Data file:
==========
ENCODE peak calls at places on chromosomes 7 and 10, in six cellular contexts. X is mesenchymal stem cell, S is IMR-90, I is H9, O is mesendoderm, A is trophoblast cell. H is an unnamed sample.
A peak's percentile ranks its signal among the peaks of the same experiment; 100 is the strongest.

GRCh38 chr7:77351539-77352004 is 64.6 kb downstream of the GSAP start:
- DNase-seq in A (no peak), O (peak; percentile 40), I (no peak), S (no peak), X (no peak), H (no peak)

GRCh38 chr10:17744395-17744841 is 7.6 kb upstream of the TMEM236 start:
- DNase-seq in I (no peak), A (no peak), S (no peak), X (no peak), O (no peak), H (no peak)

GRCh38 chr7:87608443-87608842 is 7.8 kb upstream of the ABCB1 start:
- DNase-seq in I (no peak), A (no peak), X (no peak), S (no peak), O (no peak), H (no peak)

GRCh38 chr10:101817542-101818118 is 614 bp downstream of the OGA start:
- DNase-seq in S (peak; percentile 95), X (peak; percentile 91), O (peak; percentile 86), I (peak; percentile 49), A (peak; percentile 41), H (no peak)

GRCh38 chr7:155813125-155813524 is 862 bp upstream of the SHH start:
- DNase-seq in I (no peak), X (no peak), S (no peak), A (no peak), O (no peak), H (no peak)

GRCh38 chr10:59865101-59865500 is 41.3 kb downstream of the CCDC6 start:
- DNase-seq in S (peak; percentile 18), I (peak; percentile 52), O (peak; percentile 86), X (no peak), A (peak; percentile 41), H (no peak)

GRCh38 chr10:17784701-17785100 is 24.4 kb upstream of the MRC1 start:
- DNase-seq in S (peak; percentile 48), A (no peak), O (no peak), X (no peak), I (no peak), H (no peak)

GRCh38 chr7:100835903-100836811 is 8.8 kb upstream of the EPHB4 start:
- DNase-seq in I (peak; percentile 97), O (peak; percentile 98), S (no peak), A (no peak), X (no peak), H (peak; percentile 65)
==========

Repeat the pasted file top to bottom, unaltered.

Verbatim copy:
ENCODE peak calls at places on chromosomes 7 and 10, in six cellular contexts. X is mesenchymal stem cell, S is IMR-90, I is H9, O is mesendoderm, A is trophoblast cell. H is an unnamed sample.
A peak's percentile ranks its signal among the peaks of the same experiment; 100 is the strongest.

GRCh38 chr7:77351539-77352004 is 64.6 kb downstream of the GSAP start:
- DNase-seq in A (no peak), O (peak; percentile 40), I (no peak), S (no peak), X (no peak), H (no peak)

GRCh38 chr10:17744395-17744841 is 7.6 kb upstream of the TMEM236 start:
- DNase-seq in I (no peak), A (no peak), S (no peak), X (no peak), O (no peak), H (no peak)

GRCh38 chr7:87608443-87608842 is 7.8 kb upstream of the ABCB1 start:
- DNase-seq in I (no peak), A (no peak), X (no peak), S (no peak), O (no peak), H (no peak)

GRCh38 chr10:101817542-101818118 is 614 bp downstream of the OGA start:
- DNase-seq in S (peak; percentile 95), X (peak; percentile 91), O (peak; percentile 86), I (peak; percentile 49), A (peak; percentile 41), H (no peak)

GRCh38 chr7:155813125-155813524 is 862 bp upstream of the SHH start:
- DNase-seq in I (no peak), X (no peak), S (no peak), A (no peak), O (no peak), H (no peak)

GRCh38 chr10:59865101-59865500 is 41.3 kb downstream of the CCDC6 start:
- DNase-seq in S (peak; percentile 18), I (peak; percentile 52), O (peak; percentile 86), X (no peak), A (peak; percentile 41), H (no peak)

GRCh38 chr10:17784701-17785100 is 24.4 kb upstream of the MRC1 start:
- DNase-seq in S (peak; percentile 48), A (no peak), O (no peak), X (no peak), I (no peak), H (no peak)

GRCh38 chr7:100835903-100836811 is 8.8 kb upstream of the EPHB4 start:
- DNase-seq in I (peak; percentile 97), O (peak; percentile 98), S (no peak), A (no peak), X (no peak), H (peak; percentile 65)